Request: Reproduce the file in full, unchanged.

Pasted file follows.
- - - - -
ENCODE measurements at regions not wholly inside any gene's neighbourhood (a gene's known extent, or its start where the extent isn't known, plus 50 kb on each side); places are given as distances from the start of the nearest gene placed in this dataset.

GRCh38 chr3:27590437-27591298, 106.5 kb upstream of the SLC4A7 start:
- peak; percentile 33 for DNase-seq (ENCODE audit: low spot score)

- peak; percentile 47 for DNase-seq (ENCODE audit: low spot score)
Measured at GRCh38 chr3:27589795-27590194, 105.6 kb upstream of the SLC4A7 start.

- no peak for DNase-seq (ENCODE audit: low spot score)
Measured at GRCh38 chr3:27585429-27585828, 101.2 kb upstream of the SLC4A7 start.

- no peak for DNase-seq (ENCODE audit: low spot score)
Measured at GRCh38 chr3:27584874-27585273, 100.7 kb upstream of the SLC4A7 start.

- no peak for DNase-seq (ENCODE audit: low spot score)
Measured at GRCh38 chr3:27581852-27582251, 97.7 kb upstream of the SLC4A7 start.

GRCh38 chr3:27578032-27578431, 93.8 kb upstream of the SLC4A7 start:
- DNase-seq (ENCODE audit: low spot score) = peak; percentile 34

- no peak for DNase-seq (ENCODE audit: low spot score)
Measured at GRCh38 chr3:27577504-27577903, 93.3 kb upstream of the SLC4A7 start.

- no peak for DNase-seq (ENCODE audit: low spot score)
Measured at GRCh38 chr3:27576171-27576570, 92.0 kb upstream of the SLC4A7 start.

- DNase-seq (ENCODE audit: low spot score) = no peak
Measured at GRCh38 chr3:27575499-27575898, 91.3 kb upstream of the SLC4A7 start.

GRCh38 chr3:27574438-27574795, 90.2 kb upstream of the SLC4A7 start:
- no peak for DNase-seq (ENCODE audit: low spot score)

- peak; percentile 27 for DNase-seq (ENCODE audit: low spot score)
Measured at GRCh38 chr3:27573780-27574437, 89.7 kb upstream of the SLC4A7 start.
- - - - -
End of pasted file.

ENCODE measurements at regions not wholly inside any gene's neighbourhood (a gene's known extent, or its start where the extent isn't known, plus 50 kb on each side); places are given as distances from the start of the nearest gene placed in this dataset.

GRCh38 chr3:27590437-27591298, 106.5 kb upstream of the SLC4A7 start:
- peak; percentile 33 for DNase-seq (ENCODE audit: low spot score)

- peak; percentile 47 for DNase-seq (ENCODE audit: low spot score)
Measured at GRCh38 chr3:27589795-27590194, 105.6 kb upstream of the SLC4A7 start.

- no peak for DNase-seq (ENCODE audit: low spot score)
Measured at GRCh38 chr3:27585429-27585828, 101.2 kb upstream of the SLC4A7 start.

- no peak for DNase-seq (ENCODE audit: low spot score)
Measured at GRCh38 chr3:27584874-27585273, 100.7 kb upstream of the SLC4A7 start.

- no peak for DNase-seq (ENCODE audit: low spot score)
Measured at GRCh38 chr3:27581852-27582251, 97.7 kb upstream of the SLC4A7 start.

GRCh38 chr3:27578032-27578431, 93.8 kb upstream of the SLC4A7 start:
- DNase-seq (ENCODE audit: low spot score) = peak; percentile 34

- no peak for DNase-seq (ENCODE audit: low spot score)
Measured at GRCh38 chr3:27577504-27577903, 93.3 kb upstream of the SLC4A7 start.

- no peak for DNase-seq (ENCODE audit: low spot score)
Measured at GRCh38 chr3:27576171-27576570, 92.0 kb upstream of the SLC4A7 start.

- DNase-seq (ENCODE audit: low spot score) = no peak
Measured at GRCh38 chr3:27575499-27575898, 91.3 kb upstream of the SLC4A7 start.

GRCh38 chr3:27574438-27574795, 90.2 kb upstream of the SLC4A7 start:
- no peak for DNase-seq (ENCODE audit: low spot score)

- peak; percentile 27 for DNase-seq (ENCODE audit: low spot score)
Measured at GRCh38 chr3:27573780-27574437, 89.7 kb upstream of the SLC4A7 start.